Customer Journeys and happy paths

Happy

Even though much has been written on the virtues of mapping digital customer journeys with the goal of ensuring people get to their destination on a website or via a map in the most efficient way, is this journey really the “happy path” for the user?  Is the shortest path always the happiest if it only gains a few seconds or clicks? In a recent Ted Talk Daniele Quercia explains how he is using Crowdsourcing to redefine suggested routes on a map which not only show the Shortest but also the most Beautiful, Happy and Quietest and all only exhibit  a slight increase in travel time. The logic is that most people would rather enjoy the journey than be stuck in traffic just because it is the shortest route. He is currently using Crowdsourcing to ask people to compare pictures along routes and vote on the merits of the image as to whether it makes them feel happy, sad, if the picture shows congestion or is quiet etc. From this, variant routes can be offered that go through parks, quiet neighbourhoods etc. In future they are also looking to overlaying sounds, smells and memories.

Einstein once said – Logic Gets you from A to B, Imagination will get you everywhere.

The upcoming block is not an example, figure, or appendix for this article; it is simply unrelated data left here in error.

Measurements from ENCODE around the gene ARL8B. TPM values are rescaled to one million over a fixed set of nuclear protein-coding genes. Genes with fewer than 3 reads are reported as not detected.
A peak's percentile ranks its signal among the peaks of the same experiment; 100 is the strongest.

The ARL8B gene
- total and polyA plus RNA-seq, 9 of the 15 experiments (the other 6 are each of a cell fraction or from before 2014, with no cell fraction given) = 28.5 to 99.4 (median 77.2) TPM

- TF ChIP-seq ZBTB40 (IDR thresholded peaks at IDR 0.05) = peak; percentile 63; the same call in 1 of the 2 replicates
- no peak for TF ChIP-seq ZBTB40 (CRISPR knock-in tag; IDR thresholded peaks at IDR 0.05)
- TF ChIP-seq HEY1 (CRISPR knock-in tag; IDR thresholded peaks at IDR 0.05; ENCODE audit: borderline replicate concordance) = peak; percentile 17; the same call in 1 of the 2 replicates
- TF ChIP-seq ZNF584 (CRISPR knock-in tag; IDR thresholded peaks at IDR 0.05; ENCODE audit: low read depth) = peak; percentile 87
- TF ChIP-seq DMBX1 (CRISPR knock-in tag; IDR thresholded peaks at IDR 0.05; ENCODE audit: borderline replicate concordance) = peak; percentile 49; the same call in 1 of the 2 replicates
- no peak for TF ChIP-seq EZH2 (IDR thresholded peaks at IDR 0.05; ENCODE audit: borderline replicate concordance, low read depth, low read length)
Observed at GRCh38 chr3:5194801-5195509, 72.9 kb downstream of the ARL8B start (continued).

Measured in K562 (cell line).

This did however get me thinking about how these thoughts could be used to differentiate customer journeys on websites and applications. Wouldn’t it be good if different mediums had different journeys or interactions? Just because customer data is required should we always be faced with tedious alphabetic responses e.g. when asked to input our country do we really need to pre-guess the mind of the developer as to how it was defined? (In the UK you generally have to guess does a site need Great Britain, Britain, England, United Kingdom, UK etc. or even if the developer has put United Kingdom and USA randomly at the top or bottom of the list) Wouldn’t it be better for the device to use GPS and for you to confirm a Flag, especially if it’s on a small form factor device like a mobile? Maybe a boring form could be broken up with useful information or different ways to submit, maybe even weaving in gamification. In the future focus will need to be given to the data submission process and how this can be made happier for the customer and the companies that change this will certainly differentiate themselves, just think how may times you have started filling in personal information on a site and just got bored of the process and go elsewhere where it is either more pleasurable or easy. Maybe the happy path needs to be one that the customer enjoys not one that gets you from A to B in the most efficient manner? Business shouldn’t be boring even if the process is.

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Author: Steve Wakefield

Steve Wakefield is an experienced Innovator presently based in London.

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